Back in July, around the anniversary of the first moon landing, I read a bunch of articles about Apollo 11 and the space program in general.

Since then — shock of shocks — my social media news feeds are almost all space stuff. Some is just clickbait, but I’ve also come across some cool and informative stuff.

Among the most ubiquitous “stuff” I see on the subject would be the thundering chorus of voices railing about how the moon landings — even the space program itself — were all a big hoax. These are inevitably pitched with the same fervor (and credibility) of the Flat Earthers. Clearly, there have been conspiracy theories of this nature since before Neil Armstrong even set foot on the lunar surface, but I confess I’ve actually been surprised by how pervasive this nonsense has become (and I’m generally pretty hard to surprise when it comes to the pervasive tentacles of the Idiocracy).

No doubt, a huge percentage of this shrillness comes from mere trolls, whose rate of reproduction on the interwebz rivals the world’s busiest rabbit hutch. Trolls in any field will latch onto almost anything to justify their otherwise meaningless existences. Still, the apparent genuine belief in such conspiracies far exceeds what I might have otherwise guessed, even in the present-day world of a la carte conspiracy theories for each day of the week.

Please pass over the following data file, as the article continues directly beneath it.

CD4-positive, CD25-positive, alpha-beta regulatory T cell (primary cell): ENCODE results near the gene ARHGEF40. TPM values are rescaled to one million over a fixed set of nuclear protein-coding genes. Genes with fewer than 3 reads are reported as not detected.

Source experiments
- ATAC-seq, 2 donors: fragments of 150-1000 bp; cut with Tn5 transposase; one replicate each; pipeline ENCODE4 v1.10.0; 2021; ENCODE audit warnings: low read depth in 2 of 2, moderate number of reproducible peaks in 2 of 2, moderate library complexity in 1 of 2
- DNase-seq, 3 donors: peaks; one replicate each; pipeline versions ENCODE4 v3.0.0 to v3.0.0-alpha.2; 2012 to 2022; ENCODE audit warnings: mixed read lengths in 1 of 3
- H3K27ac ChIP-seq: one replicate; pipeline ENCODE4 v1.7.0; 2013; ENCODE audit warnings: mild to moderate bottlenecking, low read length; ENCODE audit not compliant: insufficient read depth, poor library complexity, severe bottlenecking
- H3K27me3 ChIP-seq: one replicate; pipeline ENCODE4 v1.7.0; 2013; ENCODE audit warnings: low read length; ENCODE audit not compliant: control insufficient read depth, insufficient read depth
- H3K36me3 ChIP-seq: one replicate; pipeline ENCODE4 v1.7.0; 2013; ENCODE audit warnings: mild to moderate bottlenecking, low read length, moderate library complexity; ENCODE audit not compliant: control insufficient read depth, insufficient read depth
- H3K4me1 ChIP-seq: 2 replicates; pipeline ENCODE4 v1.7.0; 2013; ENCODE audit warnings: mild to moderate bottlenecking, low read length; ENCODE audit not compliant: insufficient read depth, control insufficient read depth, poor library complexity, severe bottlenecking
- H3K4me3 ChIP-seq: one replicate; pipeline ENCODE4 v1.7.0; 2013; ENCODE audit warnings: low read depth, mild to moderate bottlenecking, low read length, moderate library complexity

Most telling, almost without exception, the “proof” that these adherents cite for their belief is “Go look it up for yourself! You’ll see!”

Yeah. Over my many, many years as an avid outer space nut, I’ve looked. And looked. And looked. It goes without saying that the preponderance of evidence is so heavily weighted to the landings’ veracity that even scratching its surface fills volumes (and the opposite is true; I’ve yet to find any sufficiently compelling contradictory evidence; such outlets for such “evidence” typically offer all the credibility of BuzzFeed or InfoWars). So much evidence in the “FOR” column, physical and otherwise, has been verified by non-NASA sources, particularly internationally (for God’s sake, the Soviets acknowledged it when acknowledging such a defeat was, for them, all but unthinkable) that evidence in the “AGAINST” column would have to be pretty staggering. If you can point me to it, have at it.